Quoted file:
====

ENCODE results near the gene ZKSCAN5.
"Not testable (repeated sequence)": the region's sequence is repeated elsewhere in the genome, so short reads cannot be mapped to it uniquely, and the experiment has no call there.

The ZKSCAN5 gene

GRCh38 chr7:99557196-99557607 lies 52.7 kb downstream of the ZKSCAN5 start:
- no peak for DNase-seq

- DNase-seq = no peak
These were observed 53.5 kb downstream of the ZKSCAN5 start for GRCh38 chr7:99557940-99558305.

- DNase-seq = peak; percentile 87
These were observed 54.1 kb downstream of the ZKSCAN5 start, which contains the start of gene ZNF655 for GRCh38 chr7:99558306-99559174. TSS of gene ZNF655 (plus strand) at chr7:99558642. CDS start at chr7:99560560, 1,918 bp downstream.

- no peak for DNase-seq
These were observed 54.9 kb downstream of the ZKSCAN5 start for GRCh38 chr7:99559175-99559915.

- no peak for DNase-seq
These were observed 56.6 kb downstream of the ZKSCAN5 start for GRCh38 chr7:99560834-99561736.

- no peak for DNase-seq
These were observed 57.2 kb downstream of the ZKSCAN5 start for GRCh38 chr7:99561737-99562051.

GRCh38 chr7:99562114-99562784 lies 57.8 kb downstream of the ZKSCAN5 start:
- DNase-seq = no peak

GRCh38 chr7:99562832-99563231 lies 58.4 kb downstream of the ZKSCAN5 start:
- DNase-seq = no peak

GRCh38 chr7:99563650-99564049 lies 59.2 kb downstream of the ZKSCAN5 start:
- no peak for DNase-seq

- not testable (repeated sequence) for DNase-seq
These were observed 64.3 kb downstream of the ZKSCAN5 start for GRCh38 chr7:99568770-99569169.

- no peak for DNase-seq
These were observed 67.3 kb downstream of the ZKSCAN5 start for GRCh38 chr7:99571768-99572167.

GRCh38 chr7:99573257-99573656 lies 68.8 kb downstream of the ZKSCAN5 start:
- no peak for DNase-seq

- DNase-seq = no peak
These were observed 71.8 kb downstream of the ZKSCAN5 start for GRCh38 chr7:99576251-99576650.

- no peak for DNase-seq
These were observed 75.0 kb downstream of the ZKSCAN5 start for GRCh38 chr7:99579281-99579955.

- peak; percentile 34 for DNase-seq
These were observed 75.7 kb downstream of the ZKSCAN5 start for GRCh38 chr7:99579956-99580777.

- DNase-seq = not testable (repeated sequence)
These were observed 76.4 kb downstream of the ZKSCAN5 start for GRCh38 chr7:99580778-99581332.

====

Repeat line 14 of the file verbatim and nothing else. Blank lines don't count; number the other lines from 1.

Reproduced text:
- no peak for DNase-seq